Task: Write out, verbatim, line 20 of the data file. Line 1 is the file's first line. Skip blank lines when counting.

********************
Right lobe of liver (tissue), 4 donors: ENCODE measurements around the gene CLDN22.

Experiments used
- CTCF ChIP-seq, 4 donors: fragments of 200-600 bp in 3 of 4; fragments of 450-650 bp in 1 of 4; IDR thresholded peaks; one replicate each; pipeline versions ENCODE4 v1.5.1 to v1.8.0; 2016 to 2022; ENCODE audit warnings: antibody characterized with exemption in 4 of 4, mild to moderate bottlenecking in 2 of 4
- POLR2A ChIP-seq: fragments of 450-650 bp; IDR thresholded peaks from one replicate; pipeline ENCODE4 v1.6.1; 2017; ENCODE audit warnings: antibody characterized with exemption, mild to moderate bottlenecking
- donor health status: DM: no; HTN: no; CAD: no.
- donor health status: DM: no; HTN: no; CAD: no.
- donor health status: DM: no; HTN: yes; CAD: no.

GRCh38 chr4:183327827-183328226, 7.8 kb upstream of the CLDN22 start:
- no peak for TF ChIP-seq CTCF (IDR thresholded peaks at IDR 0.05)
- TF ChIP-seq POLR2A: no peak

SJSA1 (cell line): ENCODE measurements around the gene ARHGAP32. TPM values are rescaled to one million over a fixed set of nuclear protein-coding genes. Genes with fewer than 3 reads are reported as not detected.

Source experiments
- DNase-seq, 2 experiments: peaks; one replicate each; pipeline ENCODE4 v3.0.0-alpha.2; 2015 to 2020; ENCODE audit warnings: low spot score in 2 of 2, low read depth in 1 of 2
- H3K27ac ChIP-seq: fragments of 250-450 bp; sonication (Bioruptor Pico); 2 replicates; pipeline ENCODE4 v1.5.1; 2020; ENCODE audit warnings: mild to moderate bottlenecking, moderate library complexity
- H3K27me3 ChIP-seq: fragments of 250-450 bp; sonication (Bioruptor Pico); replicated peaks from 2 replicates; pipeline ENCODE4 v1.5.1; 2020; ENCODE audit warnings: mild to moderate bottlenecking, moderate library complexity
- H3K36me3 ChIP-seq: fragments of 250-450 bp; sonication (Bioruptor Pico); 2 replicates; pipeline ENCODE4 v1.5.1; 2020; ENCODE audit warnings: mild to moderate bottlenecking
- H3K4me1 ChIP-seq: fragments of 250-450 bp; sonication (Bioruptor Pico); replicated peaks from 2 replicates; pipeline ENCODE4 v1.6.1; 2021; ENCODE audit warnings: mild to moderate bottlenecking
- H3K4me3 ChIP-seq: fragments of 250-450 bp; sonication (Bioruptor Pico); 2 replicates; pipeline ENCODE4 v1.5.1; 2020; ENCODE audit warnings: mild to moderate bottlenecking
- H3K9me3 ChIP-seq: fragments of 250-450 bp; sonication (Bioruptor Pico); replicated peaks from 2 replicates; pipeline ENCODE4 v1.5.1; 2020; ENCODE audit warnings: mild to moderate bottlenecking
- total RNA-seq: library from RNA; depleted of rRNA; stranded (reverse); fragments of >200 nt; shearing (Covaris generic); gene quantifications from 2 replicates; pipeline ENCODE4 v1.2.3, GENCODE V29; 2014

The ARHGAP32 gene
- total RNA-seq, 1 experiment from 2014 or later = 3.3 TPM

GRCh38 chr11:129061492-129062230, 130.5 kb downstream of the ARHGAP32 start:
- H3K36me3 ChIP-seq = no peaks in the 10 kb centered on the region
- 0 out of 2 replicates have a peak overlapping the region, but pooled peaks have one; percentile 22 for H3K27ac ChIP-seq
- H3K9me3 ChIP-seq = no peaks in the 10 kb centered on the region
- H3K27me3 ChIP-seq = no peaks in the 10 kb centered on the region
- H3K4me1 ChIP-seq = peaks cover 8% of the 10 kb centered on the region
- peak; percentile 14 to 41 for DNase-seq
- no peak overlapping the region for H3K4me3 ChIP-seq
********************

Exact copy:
- total RNA-seq: library from RNA; depleted of rRNA; stranded (reverse); fragments of >200 nt; shearing (Covaris generic); gene quantifications from 2 replicates; pipeline ENCODE4 v1.2.3, GENCODE V29; 2014